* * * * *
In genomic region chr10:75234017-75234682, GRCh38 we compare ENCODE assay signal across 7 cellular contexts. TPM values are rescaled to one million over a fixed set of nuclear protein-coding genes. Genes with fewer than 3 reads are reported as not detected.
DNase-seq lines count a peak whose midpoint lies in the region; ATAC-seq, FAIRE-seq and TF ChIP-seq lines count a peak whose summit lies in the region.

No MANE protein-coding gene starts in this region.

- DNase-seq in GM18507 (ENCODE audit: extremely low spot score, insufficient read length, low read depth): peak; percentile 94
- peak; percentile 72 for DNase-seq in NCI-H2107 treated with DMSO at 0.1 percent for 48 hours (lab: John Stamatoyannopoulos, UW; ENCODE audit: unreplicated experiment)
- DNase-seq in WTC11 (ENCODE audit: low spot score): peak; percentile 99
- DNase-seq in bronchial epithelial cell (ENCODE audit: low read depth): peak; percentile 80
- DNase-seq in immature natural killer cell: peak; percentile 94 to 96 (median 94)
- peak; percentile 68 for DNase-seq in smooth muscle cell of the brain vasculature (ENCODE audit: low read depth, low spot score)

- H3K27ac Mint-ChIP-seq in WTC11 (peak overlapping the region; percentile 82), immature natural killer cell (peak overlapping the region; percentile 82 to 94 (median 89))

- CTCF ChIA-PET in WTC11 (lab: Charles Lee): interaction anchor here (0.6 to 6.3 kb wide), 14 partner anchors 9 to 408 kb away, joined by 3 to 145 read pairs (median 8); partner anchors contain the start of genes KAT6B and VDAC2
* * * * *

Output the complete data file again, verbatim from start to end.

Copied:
In genomic region chr10:75234017-75234682, GRCh38 we compare ENCODE assay signal across 7 cellular contexts. TPM values are rescaled to one million over a fixed set of nuclear protein-coding genes. Genes with fewer than 3 reads are reported as not detected.
DNase-seq lines count a peak whose midpoint lies in the region; ATAC-seq, FAIRE-seq and TF ChIP-seq lines count a peak whose summit lies in the region.

No MANE protein-coding gene starts in this region.

- DNase-seq in GM18507 (ENCODE audit: extremely low spot score, insufficient read length, low read depth): peak; percentile 94
- peak; percentile 72 for DNase-seq in NCI-H2107 treated with DMSO at 0.1 percent for 48 hours (lab: John Stamatoyannopoulos, UW; ENCODE audit: unreplicated experiment)
- DNase-seq in WTC11 (ENCODE audit: low spot score): peak; percentile 99
- DNase-seq in bronchial epithelial cell (ENCODE audit: low read depth): peak; percentile 80
- DNase-seq in immature natural killer cell: peak; percentile 94 to 96 (median 94)
- peak; percentile 68 for DNase-seq in smooth muscle cell of the brain vasculature (ENCODE audit: low read depth, low spot score)

- H3K27ac Mint-ChIP-seq in WTC11 (peak overlapping the region; percentile 82), immature natural killer cell (peak overlapping the region; percentile 82 to 94 (median 89))

- CTCF ChIA-PET in WTC11 (lab: Charles Lee): interaction anchor here (0.6 to 6.3 kb wide), 14 partner anchors 9 to 408 kb away, joined by 3 to 145 read pairs (median 8); partner anchors contain the start of genes KAT6B and VDAC2